President Muhammadu Buhari’s re invigorated commitment to promoting education, through holistic technological embrace, resonated on August 4 at an educational webinar where RoboGarden appeared a willing partner.
Organized by Ovana E-Learning in collaboration with a Canadian RoboGarden, the Webinar, among other things, focused on bringing transformation in Nigeria digital economy, offering scholastically unique technology-driven solutions that lead to critical thinking and achievement of excellence in higher learning outcomes as well as creating bright new opportunities for individuals and the entire community.
Speaking through his personal assistant, Muna Onuzo, Minister of State for Education, Dr. Chukwuemeka Nwajiuba, emphasized Nigeria’s preparedness in arming children with coding knowledge. This, he said, can be achieved through partnership with a Canadian RoboGarden.
He explained that technology is a basic necessity as the world is changing rapidly, saying that it is no longer acceptable to have technology that are not fully understood by children who are the future generations.
He added that not only should they know how to use it but they should also know how to create new technology through a combination of existing technologies in innovative ways for everyday solutions.
The Minister noted that though the pandemic has slowed down the progress of its pursuit of imbibing technological excellence in the emerging generation, the government has, nonetheless, deployed robotics to schools with a follow up on compliance.
“The pandemic has slowed us down but it has also helped upscale teachers through zoom,” he said.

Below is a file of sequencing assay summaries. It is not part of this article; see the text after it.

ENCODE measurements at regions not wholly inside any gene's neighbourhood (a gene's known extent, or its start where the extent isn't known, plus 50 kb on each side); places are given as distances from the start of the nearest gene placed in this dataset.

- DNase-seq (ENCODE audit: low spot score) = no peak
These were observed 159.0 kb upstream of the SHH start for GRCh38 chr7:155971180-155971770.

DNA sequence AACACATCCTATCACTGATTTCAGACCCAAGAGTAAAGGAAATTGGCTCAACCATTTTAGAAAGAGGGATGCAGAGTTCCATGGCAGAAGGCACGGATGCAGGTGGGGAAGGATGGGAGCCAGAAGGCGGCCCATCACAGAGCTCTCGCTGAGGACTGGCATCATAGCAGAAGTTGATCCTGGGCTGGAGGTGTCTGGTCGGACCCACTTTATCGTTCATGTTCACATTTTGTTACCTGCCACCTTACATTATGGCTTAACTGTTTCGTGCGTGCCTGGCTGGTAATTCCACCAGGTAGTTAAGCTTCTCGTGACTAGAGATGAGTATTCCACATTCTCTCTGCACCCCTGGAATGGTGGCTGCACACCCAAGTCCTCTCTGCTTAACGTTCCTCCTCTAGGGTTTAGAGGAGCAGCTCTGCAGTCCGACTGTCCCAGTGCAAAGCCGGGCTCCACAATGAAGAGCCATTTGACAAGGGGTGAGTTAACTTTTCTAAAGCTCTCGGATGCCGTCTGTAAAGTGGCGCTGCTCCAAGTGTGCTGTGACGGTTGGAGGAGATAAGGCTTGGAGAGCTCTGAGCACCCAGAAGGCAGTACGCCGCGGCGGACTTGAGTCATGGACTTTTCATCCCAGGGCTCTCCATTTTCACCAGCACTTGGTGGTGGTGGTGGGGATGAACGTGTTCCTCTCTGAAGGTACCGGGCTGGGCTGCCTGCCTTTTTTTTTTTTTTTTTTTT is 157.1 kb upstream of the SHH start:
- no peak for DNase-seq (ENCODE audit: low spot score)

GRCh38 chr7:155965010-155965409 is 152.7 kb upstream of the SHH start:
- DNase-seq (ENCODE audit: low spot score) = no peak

In his remarks, Mohammed Elhabiby, president of Canadian Robo Garden and executive vice president of Micro Engineering Group, explained the reason coding for children should be part of every teaching curriculum, or at least an extra class to be prioritised by parents stressing that Coding is one of the most widely used languages as almost every occupational field relies more on software and software development for success.
The task, according to him, has however, been simplified by RoboGarden whose pre occupation is “looking at the problems and offering solutions,” he said.
He noted that “Current trends are not about learning but acquiring skills. It is not about spending time in the library but about using search engine.”
All this, including high unemployment and economic challenges, he maintained, are embedded in Robo Garden’s global vision to solve problems.
He projected that “85 percent of jobs in 2030 is unknown. But with automation, jobs will be created and jobs will be lost. Therefore, preparation, through sufficient knowledge in Artificial Intelligence, AI, Internet of Things and Big Data, is key,” he admonished.
Elhabiby further stressed that the “Skills for 2030 are embedded in digital literacy, computer thinking, creative and innovative mindset, emotional and social intelligence.”
Earlier, in her opening remarks, Ngozi Joyce Ogoke, the chief executive officer of Ovana eLearning, dissected the essence of the summit saying coding boosts problem solving and critical thought.
She submitted that learning coding techniques helps children develop critical thinking skills and problem solving abilities that are not only important in computer science but in life generally.
She asserted that Nigeria is ripe for code learning and promised that Robo Garden platform, which is the learning template for coding, has the potential to extend to all nook and cranny of Nigeria and urged government to speed up its collaboration desires.